Vermont Sen. Bernie SandersBernie SandersPoll: Harris, Michelle Obama lead for 2024 if Biden doesn't run Bernie Sanders' ex-spokesperson apprehensive over effectiveness of SALT deductions BBB threatens the role of parents in raising — and educating — children MORE (I) during an interview late Tuesday refused to rule out running for the White House in 2020.
During an appearance on "The Late Show with Stephen Colbert," Sanders was asked if he was willing to put aside all speculation and announce that he would not be running in the coming election.
“No,” Sanders abruptly answered to a roar of cheers and applause from the audience.
"But, what I have said time and time again,” Sanders, who ran in 2016, continued, “my focus right now is on 2018 and to do everything that I can to end one-party rule of the House and the Senate.”
“I’m working really, really hard on that,” Sanders said, while adding that it is still “too early to be talking about 2020.”
“Well, please come back when its not too early,” Colbert said.
Sanders finished third among possible 2020 candidates in a poll of registered Democratic voters earlier this summer.
Vice President Joe BidenJoe BidenSouth Africa health minister calls travel bans over new COVID variant 'unjustified' Biden attends tree lighting ceremony after day out in Nantucket Senior US diplomat visiting Southeast Asia to 'reaffirm' relations MORE was the front-runner in Harvard CAPS/Harris’s June poll with 32 percent.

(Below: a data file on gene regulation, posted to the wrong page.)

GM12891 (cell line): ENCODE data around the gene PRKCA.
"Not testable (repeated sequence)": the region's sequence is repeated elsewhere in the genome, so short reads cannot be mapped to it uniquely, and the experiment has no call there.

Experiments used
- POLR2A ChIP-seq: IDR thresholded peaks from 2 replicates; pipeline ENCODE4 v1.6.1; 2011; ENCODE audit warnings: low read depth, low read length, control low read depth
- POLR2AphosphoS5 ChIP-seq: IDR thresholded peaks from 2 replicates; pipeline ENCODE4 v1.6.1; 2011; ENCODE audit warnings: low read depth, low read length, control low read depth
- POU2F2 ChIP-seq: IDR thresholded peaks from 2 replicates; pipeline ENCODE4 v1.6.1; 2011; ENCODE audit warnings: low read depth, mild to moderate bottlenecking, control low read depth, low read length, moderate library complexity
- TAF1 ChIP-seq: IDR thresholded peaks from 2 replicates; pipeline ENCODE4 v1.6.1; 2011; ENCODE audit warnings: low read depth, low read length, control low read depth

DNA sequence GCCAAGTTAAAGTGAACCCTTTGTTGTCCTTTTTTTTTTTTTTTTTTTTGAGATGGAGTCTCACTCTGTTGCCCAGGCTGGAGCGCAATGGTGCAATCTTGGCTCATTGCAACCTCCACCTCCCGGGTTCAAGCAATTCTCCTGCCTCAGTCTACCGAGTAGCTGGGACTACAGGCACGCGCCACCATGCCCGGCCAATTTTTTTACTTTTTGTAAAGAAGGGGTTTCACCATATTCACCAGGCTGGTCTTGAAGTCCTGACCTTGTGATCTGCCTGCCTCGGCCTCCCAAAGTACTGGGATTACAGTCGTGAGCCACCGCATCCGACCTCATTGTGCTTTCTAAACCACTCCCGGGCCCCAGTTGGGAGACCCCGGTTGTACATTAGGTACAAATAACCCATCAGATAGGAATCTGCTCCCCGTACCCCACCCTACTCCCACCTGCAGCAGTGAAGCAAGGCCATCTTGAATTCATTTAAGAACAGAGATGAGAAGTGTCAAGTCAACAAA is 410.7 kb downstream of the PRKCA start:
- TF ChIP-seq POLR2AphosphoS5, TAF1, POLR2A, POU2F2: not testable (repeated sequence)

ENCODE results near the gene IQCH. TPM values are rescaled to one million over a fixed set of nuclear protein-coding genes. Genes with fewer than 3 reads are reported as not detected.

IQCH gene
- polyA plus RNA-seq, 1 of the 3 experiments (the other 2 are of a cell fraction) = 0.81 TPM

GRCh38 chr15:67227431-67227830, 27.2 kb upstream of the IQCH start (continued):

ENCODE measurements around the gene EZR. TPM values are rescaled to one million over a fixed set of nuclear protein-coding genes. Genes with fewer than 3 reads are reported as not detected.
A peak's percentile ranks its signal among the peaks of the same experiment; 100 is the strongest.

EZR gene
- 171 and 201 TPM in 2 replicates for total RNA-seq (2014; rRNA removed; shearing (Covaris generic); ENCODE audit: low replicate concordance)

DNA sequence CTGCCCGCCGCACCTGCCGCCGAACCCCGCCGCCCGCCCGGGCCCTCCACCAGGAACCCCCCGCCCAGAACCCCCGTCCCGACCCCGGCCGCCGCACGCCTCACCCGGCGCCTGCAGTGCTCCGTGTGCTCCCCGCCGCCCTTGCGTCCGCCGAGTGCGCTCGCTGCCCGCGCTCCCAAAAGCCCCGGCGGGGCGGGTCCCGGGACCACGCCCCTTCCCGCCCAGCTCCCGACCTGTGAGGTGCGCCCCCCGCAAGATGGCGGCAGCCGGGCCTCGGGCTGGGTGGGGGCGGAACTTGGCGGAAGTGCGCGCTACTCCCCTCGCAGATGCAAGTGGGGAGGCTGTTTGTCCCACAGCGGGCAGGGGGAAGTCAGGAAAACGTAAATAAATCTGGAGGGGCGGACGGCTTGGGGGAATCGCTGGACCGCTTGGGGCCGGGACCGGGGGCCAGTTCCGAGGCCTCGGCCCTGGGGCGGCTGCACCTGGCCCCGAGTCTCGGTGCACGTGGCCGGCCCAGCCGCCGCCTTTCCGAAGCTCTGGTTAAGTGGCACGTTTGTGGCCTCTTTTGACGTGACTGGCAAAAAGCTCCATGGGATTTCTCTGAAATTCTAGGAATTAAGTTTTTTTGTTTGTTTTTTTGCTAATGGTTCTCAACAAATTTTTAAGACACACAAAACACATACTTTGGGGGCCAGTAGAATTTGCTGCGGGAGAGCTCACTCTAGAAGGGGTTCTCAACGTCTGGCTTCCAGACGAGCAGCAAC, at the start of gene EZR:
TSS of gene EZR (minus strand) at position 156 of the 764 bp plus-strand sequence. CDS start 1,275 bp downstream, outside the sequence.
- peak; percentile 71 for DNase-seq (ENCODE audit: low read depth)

Hillary ClintonHillary Diane Rodham ClintonRepublicans seem set to win the midterms — unless they defeat themselves Poll: Democracy is under attack, and more violence may be the future Popping the progressive bubble MORE, the party’s 2016 nominee, finished second with support from 18 percent, while Sanders was third with 16 percent.
Sen. Elizabeth WarrenElizabeth WarrenPoll: Harris, Michelle Obama lead for 2024 if Biden doesn't run Biden eyes new path for Fed despite Powell pick Equilibrium/Sustainability — Presented by Southern Company — Storms a growing danger for East Coast MORE (D-Mass.) had 10 percent.